Wednesday, May 13, 2009

Destiny Versus Free Will : Thoughts On Season 5 of Lost

As the fifth season of Lost comes thundering to what promises to be another thrilling finale, we're left to ponder what this past season has really been about. When the time shifts first start occurring back in the beginning of the season, resident time travel expert Daniel Faraday tells us that you can't change the past and that what happened, happened. To Daniel, this is pure science, unconnected with all he had heard from his mother while growing up about fate and destiny. So, after numerous jumps and a stint at Dharma headquarters in the mid 70's, Daniel storms back to the island, telling his fellow time travelers that it is indeed possible to change the future, that human individuals are the variables because we have free will.

But do we? As Daniel's mother Mrs. Hawking tells Desmond back in season three, you cannot change your destiny. And if what happened, happened, then doesn't that mean that what happened is what always happened? Not just the literal events that took place, but that our people were always there? If our Losties were always back in the 70's than that means the events that led to them going back to the 70's always happened as well.

It's not just that what happened, happened, it's that what will happen is always going to happen as well. And what does this mean for free will? Well, Daniel sees the meaning of free will first hand when he tells young Charlotte not to come back to the island despite his promises not to say a thing to her. Beyond that, most of the choices we see our characters making are certainly of their own volition. Some of these choices, like Sayid's attempt at killing Ben, are direct attempts to change known events. But most of the choices our characters make are made in a vacuum. Echoing the themes of previous seasons, our characters hide information from one another, neglect to mention important details, and make important decisions with out ever appreciating the full ramifications of their choices. And as we've seen with Ben and Dr. Chang among others, the choices our characters make directly impact their lives and the events we saw unfold during the first four seasons.

There's a certain paradox there, where the choices our characters make in the 70's lead to their lives as we see it decades later, but that this sort of circular logic exists in the Lost universe is plainly obvious from the Richard-Locke interactions across thew time line. Chronologically, Locke first meets Richard on the island as a time traveler in the 1950's, giving Richard a compass. Several years later, Richard goes to witness Locke's birth, all because future Locke told him to be there. Years after that, Richard visits a young Locke and asks him to chose among a number of items. Young Locke fails to chose the compass which older, time-traveling Locke had given Richard back in the 50's. In 2007, resurrected Locke instructs Richard to give the compass to time-traveling Locke, completing the circle and raising the mind-numbing question of where the compass came from in the first place. But compass origins aside, there is a simple beauty in the logic of the universe that Lost has given us. The only way to truly understand it is to take a step back and look at the story as a whole and see how the various disjointed pieces actually fit together.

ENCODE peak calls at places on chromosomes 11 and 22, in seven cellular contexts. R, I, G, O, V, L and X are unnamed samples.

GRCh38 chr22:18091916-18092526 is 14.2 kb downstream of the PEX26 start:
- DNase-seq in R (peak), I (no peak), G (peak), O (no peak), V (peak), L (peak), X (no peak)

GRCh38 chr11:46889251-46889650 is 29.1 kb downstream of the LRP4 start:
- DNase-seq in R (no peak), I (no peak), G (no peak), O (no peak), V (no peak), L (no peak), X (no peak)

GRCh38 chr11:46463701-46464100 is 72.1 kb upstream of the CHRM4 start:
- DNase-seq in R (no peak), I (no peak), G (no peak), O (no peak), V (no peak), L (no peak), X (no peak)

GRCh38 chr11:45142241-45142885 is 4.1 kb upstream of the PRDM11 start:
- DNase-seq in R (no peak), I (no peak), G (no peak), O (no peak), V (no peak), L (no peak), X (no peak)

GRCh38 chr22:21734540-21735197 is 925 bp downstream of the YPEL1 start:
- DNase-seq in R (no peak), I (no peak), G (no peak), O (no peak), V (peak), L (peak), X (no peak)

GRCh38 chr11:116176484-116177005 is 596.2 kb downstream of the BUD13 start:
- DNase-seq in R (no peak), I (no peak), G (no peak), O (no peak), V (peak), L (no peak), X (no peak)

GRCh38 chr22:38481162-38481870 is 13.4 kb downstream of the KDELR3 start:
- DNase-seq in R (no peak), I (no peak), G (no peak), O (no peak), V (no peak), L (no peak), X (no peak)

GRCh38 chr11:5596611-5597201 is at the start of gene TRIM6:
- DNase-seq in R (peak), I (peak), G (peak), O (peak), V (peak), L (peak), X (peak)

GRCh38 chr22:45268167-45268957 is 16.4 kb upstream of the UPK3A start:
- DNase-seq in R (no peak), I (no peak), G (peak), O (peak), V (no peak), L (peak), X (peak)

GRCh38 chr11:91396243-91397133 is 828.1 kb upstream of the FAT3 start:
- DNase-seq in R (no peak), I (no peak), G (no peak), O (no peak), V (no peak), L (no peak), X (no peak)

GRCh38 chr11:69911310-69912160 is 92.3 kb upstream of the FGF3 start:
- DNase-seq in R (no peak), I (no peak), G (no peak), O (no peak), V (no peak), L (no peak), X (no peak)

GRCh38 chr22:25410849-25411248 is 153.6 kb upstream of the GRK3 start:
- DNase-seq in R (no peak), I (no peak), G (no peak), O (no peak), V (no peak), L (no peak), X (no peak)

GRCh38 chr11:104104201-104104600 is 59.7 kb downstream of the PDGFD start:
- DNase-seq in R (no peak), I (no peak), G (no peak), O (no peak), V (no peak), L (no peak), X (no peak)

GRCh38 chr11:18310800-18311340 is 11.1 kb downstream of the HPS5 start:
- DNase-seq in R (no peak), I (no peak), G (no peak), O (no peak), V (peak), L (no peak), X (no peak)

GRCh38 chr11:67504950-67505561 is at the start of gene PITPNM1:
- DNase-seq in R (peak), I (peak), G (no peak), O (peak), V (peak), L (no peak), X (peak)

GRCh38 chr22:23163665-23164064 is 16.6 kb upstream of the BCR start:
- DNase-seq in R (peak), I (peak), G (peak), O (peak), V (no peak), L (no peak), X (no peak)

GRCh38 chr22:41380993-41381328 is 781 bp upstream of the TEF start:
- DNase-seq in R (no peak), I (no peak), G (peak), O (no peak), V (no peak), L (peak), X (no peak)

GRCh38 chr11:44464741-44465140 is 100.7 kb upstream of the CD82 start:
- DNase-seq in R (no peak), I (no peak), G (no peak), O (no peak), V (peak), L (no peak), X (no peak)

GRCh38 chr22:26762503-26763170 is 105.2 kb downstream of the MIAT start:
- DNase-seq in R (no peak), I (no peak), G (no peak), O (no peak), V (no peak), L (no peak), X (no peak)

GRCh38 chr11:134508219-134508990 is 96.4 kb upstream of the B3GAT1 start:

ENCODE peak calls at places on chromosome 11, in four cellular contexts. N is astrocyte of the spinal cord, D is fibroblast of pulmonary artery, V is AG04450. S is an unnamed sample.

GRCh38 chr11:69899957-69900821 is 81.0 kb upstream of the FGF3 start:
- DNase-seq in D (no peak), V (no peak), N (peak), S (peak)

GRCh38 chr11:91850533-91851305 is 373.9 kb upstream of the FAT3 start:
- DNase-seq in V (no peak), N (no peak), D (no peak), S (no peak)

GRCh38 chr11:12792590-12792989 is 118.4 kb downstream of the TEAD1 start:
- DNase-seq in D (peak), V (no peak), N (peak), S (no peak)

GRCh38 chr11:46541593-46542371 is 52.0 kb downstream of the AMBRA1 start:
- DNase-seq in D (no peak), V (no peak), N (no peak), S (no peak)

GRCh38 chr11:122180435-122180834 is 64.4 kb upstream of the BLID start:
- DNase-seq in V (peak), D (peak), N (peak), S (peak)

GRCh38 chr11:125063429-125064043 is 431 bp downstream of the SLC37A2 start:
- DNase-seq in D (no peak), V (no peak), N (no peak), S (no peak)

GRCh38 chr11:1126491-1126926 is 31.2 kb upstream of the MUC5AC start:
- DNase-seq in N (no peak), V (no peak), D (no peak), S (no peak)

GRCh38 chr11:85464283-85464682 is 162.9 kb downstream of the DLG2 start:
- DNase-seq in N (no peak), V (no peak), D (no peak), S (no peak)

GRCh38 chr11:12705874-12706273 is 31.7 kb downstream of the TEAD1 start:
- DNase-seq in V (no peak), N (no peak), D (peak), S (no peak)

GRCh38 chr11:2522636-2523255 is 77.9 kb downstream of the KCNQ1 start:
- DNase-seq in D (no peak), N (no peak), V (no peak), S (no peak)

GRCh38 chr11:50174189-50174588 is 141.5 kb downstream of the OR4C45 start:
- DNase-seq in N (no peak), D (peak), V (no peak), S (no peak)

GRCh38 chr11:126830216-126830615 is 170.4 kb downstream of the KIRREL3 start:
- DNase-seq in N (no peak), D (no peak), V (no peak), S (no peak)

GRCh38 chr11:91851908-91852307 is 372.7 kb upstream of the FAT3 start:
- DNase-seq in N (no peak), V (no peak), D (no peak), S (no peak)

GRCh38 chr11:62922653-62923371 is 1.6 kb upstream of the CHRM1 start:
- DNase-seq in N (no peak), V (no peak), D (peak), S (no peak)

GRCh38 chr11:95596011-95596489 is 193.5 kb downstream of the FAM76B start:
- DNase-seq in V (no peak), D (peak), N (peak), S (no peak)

Now, none of this answers the question of fate versus free will, which is ultimately too much of a big question for a good television show to ever give a real answer to. Yes, what happened, happened, but did what happen, happen because our characters only made the choices they were destined to make, or did what happen, happen because our characters do have free will, did make choices and destiny is just what we're calling the choices that they made. It's a chicken or egg question, made all the more confusing by time travel mumbo jumbo.